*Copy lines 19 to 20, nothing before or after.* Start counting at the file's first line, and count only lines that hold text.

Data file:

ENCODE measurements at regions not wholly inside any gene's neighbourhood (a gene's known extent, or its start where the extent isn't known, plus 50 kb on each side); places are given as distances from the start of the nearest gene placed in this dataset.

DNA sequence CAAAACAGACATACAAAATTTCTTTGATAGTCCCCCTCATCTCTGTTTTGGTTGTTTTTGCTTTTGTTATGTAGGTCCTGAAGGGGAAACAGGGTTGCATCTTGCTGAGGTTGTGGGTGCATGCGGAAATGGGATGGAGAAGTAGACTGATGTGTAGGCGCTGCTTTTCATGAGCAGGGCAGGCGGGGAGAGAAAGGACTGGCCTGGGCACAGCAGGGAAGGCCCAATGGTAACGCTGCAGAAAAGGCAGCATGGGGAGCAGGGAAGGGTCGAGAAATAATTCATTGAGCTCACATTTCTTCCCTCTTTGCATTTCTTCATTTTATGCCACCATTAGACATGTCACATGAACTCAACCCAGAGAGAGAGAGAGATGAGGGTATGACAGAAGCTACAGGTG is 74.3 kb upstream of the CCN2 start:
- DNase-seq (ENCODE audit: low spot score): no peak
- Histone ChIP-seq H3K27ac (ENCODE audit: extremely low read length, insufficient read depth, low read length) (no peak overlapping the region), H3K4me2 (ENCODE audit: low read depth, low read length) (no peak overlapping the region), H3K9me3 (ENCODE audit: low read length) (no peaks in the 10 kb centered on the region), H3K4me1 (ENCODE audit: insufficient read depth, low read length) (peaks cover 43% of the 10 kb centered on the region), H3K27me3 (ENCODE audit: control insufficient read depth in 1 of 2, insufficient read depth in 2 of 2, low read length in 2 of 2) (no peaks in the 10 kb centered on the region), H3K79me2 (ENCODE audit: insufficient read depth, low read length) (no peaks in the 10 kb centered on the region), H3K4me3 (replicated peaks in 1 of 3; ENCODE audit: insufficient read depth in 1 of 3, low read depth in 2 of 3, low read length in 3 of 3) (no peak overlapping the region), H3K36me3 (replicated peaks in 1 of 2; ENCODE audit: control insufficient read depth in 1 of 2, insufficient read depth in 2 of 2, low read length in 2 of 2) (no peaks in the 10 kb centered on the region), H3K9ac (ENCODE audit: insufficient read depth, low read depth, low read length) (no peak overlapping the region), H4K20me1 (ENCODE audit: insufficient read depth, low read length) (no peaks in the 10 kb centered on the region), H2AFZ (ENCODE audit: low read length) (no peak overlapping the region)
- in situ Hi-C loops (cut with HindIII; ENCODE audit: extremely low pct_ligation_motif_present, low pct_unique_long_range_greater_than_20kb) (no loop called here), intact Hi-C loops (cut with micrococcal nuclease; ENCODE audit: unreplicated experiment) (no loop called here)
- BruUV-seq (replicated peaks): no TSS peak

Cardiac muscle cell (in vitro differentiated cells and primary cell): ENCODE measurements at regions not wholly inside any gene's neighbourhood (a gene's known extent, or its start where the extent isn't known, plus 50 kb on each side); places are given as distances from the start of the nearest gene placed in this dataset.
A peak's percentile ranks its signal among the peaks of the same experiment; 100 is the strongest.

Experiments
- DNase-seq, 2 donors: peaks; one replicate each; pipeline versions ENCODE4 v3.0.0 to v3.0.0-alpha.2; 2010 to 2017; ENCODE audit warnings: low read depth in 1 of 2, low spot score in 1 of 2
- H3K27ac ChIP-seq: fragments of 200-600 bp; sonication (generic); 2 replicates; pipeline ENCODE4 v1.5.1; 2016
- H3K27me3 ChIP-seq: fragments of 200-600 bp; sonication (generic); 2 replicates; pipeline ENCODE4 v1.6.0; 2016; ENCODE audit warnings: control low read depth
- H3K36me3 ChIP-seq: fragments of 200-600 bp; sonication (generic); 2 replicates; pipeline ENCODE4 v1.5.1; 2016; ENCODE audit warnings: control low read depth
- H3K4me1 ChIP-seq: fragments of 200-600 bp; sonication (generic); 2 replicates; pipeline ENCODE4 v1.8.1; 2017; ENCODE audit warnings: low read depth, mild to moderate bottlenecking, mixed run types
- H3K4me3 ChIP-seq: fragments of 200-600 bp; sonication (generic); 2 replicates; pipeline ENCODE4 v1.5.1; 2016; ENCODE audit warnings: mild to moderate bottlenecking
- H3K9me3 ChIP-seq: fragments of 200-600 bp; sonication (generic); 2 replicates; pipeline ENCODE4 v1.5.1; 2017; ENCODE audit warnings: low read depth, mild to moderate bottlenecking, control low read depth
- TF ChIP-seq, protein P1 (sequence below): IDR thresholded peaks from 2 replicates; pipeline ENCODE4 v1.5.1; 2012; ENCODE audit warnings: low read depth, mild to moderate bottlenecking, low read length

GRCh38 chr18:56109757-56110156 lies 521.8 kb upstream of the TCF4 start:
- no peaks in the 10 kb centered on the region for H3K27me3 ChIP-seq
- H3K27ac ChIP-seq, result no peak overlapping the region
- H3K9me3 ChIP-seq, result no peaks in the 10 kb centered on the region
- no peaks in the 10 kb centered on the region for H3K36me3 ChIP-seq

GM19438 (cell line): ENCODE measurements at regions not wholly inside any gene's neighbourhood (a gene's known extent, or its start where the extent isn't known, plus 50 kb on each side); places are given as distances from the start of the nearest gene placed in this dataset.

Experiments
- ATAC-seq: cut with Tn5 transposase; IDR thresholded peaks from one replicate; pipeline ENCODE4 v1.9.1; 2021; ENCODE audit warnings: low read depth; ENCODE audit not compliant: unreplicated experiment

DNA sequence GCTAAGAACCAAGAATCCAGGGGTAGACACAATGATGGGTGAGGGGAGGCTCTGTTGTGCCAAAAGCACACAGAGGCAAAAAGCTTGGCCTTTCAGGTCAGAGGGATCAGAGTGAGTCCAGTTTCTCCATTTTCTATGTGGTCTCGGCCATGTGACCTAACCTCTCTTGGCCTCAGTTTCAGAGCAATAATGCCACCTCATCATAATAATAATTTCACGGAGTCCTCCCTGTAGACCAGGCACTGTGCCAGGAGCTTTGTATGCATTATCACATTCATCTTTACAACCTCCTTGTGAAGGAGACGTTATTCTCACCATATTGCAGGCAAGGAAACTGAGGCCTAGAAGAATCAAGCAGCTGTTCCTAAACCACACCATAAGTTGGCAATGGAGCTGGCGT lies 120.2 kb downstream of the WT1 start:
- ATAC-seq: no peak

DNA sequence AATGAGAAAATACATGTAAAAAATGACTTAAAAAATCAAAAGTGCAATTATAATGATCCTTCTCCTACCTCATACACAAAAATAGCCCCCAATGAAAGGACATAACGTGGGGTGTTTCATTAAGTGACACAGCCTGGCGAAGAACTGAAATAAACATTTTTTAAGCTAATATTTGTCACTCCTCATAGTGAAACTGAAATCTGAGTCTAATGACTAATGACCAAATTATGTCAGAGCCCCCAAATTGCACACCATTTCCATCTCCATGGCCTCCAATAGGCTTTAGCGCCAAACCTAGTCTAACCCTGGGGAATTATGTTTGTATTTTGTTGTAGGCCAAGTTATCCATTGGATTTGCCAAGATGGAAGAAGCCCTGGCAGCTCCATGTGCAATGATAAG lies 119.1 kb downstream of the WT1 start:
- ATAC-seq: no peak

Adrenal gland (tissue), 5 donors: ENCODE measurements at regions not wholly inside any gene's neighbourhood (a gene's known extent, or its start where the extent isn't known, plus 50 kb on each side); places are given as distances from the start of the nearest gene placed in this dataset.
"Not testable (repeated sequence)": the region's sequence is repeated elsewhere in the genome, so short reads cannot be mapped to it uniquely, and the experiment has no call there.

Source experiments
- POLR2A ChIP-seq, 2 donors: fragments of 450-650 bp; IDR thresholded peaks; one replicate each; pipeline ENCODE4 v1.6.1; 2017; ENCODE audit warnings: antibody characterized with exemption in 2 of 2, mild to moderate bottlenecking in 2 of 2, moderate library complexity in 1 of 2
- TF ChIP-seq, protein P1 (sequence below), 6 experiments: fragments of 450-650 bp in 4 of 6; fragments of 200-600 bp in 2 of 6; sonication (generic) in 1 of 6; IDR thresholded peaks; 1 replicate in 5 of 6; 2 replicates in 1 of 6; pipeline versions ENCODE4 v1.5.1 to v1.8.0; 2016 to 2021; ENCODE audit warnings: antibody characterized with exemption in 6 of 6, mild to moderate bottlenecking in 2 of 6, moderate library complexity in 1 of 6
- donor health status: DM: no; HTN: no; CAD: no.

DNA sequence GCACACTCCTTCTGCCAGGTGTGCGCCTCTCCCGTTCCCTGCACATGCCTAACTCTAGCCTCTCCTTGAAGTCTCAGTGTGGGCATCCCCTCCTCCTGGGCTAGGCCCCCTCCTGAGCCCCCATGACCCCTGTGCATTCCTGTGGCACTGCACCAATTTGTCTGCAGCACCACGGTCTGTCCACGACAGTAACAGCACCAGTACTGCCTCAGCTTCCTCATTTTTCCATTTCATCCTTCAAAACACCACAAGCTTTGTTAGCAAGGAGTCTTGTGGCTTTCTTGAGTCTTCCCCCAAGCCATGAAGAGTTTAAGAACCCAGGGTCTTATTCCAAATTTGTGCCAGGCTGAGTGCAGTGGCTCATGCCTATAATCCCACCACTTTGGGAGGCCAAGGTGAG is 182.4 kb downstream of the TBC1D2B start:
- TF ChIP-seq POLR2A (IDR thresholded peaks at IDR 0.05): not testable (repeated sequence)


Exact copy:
- no peaks in the 10 kb centered on the region for H3K27me3 ChIP-seq
- H3K27ac ChIP-seq, result no peak overlapping the region